Young men who are overweight or obese could be at an increased risk of developing severe liver disease or liver cancer in later life, a study has reported.
Swedish scientists discovered that men in late adolescence with a high BMI were more likely to develop these liver problems than those of a normal weight. Overweight adolescents were also at greater risk of type 2 diabetes.
The research team from Karolinska University Hospital said: “This could have implications for public health decision making, strengthening the need of targeted intervention against overweight and obesity at an early age and specifically highlights the risk of type 2 diabetes as a risk factor for liver disease.
“Interventions to reduce the increasing prevalence of overweight and obesity should be implemented from an early age to reduce the future burden of severe liver disease on individuals and society.”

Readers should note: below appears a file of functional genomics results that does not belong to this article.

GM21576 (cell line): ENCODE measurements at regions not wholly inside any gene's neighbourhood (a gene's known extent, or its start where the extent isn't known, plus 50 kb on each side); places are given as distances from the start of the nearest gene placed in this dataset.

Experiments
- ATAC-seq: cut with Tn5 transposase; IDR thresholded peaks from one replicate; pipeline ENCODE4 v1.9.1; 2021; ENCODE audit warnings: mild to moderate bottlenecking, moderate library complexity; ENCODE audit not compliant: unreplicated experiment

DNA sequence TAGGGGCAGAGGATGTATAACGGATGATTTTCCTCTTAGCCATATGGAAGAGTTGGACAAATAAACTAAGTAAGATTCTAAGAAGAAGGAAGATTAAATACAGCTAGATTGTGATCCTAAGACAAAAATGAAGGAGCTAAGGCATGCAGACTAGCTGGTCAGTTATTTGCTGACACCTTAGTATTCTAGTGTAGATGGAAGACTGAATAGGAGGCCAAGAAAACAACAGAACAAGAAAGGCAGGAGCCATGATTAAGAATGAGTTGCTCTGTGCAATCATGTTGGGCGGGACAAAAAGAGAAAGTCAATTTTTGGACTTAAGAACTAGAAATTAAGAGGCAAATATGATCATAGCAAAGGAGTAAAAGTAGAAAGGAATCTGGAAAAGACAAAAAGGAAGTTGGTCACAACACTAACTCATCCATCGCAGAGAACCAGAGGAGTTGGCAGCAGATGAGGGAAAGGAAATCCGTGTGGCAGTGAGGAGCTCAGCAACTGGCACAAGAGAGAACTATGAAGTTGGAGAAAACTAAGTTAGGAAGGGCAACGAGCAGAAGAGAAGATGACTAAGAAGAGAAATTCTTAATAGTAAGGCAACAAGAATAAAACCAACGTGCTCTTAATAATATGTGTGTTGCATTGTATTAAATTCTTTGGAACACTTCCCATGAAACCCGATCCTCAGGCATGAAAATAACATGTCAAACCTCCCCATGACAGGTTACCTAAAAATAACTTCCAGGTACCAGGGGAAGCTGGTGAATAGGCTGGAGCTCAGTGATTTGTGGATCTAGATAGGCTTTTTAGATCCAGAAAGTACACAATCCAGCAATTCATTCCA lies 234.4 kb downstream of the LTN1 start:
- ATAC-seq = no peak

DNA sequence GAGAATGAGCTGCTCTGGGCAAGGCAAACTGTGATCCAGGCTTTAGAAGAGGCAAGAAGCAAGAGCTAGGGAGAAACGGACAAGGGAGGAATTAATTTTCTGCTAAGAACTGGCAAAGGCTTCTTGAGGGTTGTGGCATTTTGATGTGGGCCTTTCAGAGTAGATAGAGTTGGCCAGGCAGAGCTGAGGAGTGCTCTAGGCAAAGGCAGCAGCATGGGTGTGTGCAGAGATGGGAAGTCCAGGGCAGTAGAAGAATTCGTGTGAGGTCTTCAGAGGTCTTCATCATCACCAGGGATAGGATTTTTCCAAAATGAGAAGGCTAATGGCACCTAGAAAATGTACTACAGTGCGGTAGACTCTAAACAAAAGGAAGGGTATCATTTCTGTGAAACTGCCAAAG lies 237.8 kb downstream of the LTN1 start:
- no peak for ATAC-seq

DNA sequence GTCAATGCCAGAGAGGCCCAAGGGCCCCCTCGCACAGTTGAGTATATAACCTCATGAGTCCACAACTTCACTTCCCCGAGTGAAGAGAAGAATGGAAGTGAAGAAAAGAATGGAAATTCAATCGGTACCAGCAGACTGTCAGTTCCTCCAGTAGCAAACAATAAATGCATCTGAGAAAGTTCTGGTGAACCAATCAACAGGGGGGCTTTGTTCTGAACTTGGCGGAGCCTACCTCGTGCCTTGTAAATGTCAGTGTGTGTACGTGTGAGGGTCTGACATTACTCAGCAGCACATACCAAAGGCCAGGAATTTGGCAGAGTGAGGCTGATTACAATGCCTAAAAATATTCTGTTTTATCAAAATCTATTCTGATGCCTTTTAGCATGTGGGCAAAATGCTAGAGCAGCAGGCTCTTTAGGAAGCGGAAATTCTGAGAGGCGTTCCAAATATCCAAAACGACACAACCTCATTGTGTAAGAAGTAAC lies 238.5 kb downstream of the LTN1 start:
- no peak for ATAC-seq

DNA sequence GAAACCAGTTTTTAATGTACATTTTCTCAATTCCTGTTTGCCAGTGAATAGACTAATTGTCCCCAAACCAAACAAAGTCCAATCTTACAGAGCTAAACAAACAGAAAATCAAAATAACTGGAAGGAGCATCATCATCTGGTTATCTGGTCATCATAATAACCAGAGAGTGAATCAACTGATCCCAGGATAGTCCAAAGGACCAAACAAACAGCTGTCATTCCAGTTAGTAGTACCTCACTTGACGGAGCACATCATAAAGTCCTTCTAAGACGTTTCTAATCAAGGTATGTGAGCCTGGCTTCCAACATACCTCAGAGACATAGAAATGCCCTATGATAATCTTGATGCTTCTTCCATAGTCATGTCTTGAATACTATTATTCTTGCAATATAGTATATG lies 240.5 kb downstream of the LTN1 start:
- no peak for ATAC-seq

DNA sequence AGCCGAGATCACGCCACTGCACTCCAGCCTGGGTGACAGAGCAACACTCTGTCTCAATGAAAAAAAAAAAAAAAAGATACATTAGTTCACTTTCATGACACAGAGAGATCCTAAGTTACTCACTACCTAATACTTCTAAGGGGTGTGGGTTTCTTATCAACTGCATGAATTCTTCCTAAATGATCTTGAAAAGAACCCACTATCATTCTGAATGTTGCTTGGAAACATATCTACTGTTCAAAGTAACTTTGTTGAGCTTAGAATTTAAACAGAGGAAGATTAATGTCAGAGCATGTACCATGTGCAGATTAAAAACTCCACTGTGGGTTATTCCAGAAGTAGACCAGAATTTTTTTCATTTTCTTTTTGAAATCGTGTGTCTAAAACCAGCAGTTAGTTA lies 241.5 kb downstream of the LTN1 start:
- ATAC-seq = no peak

The Karolinska team based this study on previous research showing that high BMI in adolescent men was linked to an increased risk of death for end-stage liver disease.
In this new research, they set out to investigate how BMI in these adolescents impacted any liver problems during adulthood.
Data was analysed from over 1.2 million Swedish males, aged 17 to 19 years old, between 1969 and 1996, with information on severe liver disease, liver cancer and type 2 diabetes also assessed.
The men who were obese were almost twice as likely to develop liver disease in later life than overweight men, and four times as likely to have liver problems compared to men of a healthy weight.
Obese men who went on to develop type 2 diabetes had an even higher risk of liver problems compared with normal weight men without diabetes.
The researchers added: “Screening of men with type 2 diabetes mellitus for presence of manifest liver disease using non-invasive, inexpensive scoring systems could be a way forward.”
But they added that as this was study was observational, no solid conclusions can be drawn identifying a causal relationship between obesity and liver problems.
The study was published online in the journal Gut.

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